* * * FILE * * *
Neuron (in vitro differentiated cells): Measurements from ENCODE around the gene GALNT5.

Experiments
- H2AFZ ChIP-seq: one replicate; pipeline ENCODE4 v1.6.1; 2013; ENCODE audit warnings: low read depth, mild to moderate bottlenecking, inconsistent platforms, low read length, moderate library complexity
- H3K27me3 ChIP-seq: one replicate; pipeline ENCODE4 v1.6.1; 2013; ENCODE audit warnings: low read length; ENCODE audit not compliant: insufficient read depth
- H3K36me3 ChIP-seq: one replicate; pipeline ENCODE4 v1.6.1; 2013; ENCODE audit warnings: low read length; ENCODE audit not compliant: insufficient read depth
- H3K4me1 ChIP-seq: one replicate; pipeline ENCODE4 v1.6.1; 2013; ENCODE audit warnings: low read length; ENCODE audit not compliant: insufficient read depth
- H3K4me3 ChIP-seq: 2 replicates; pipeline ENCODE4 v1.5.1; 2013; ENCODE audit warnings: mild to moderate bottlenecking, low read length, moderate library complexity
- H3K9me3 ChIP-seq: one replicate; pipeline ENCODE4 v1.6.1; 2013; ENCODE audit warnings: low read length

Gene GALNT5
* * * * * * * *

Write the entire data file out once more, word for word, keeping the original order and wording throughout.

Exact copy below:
Neuron (in vitro differentiated cells): Measurements from ENCODE around the gene GALNT5.

Experiments
- H2AFZ ChIP-seq: one replicate; pipeline ENCODE4 v1.6.1; 2013; ENCODE audit warnings: low read depth, mild to moderate bottlenecking, inconsistent platforms, low read length, moderate library complexity
- H3K27me3 ChIP-seq: one replicate; pipeline ENCODE4 v1.6.1; 2013; ENCODE audit warnings: low read length; ENCODE audit not compliant: insufficient read depth
- H3K36me3 ChIP-seq: one replicate; pipeline ENCODE4 v1.6.1; 2013; ENCODE audit warnings: low read length; ENCODE audit not compliant: insufficient read depth
- H3K4me1 ChIP-seq: one replicate; pipeline ENCODE4 v1.6.1; 2013; ENCODE audit warnings: low read length; ENCODE audit not compliant: insufficient read depth
- H3K4me3 ChIP-seq: 2 replicates; pipeline ENCODE4 v1.5.1; 2013; ENCODE audit warnings: mild to moderate bottlenecking, low read length, moderate library complexity
- H3K9me3 ChIP-seq: one replicate; pipeline ENCODE4 v1.6.1; 2013; ENCODE audit warnings: low read length

Gene GALNT5